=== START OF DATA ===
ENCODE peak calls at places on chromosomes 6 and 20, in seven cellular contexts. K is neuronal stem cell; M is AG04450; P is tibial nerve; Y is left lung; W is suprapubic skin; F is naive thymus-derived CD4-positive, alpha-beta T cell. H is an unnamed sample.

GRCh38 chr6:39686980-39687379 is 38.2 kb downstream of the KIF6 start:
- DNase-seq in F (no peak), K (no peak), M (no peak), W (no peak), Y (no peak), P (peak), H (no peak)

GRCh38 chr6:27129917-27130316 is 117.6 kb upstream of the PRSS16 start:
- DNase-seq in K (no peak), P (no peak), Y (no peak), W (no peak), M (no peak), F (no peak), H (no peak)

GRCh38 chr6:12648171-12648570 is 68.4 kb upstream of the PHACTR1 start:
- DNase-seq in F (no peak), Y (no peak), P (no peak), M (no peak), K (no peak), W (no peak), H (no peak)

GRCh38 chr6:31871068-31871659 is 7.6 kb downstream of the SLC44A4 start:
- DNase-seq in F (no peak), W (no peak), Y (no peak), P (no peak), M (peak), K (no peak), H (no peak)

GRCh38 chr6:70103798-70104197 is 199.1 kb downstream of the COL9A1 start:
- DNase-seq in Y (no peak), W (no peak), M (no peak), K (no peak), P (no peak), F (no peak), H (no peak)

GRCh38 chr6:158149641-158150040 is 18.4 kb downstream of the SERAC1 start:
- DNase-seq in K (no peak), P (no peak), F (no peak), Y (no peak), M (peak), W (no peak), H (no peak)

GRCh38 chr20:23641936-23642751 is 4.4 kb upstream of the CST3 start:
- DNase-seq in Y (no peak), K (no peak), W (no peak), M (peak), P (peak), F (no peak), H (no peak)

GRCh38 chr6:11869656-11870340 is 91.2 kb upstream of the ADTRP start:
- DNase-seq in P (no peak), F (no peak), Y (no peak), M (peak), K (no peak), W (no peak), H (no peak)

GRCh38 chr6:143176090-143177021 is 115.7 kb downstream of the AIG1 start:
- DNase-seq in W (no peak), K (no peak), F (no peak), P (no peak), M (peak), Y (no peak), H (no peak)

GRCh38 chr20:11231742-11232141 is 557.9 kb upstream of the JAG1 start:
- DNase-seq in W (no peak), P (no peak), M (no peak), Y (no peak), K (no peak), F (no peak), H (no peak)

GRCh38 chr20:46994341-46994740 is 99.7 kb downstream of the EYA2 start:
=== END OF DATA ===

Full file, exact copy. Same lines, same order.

ENCODE peak calls at places on chromosomes 6 and 20, in seven cellular contexts. K is neuronal stem cell; M is AG04450; P is tibial nerve; Y is left lung; W is suprapubic skin; F is naive thymus-derived CD4-positive, alpha-beta T cell. H is an unnamed sample.

GRCh38 chr6:39686980-39687379 is 38.2 kb downstream of the KIF6 start:
- DNase-seq in F (no peak), K (no peak), M (no peak), W (no peak), Y (no peak), P (peak), H (no peak)

GRCh38 chr6:27129917-27130316 is 117.6 kb upstream of the PRSS16 start:
- DNase-seq in K (no peak), P (no peak), Y (no peak), W (no peak), M (no peak), F (no peak), H (no peak)

GRCh38 chr6:12648171-12648570 is 68.4 kb upstream of the PHACTR1 start:
- DNase-seq in F (no peak), Y (no peak), P (no peak), M (no peak), K (no peak), W (no peak), H (no peak)

GRCh38 chr6:31871068-31871659 is 7.6 kb downstream of the SLC44A4 start:
- DNase-seq in F (no peak), W (no peak), Y (no peak), P (no peak), M (peak), K (no peak), H (no peak)

GRCh38 chr6:70103798-70104197 is 199.1 kb downstream of the COL9A1 start:
- DNase-seq in Y (no peak), W (no peak), M (no peak), K (no peak), P (no peak), F (no peak), H (no peak)

GRCh38 chr6:158149641-158150040 is 18.4 kb downstream of the SERAC1 start:
- DNase-seq in K (no peak), P (no peak), F (no peak), Y (no peak), M (peak), W (no peak), H (no peak)

GRCh38 chr20:23641936-23642751 is 4.4 kb upstream of the CST3 start:
- DNase-seq in Y (no peak), K (no peak), W (no peak), M (peak), P (peak), F (no peak), H (no peak)

GRCh38 chr6:11869656-11870340 is 91.2 kb upstream of the ADTRP start:
- DNase-seq in P (no peak), F (no peak), Y (no peak), M (peak), K (no peak), W (no peak), H (no peak)

GRCh38 chr6:143176090-143177021 is 115.7 kb downstream of the AIG1 start:
- DNase-seq in W (no peak), K (no peak), F (no peak), P (no peak), M (peak), Y (no peak), H (no peak)

GRCh38 chr20:11231742-11232141 is 557.9 kb upstream of the JAG1 start:
- DNase-seq in W (no peak), P (no peak), M (no peak), Y (no peak), K (no peak), F (no peak), H (no peak)

GRCh38 chr20:46994341-46994740 is 99.7 kb downstream of the EYA2 start: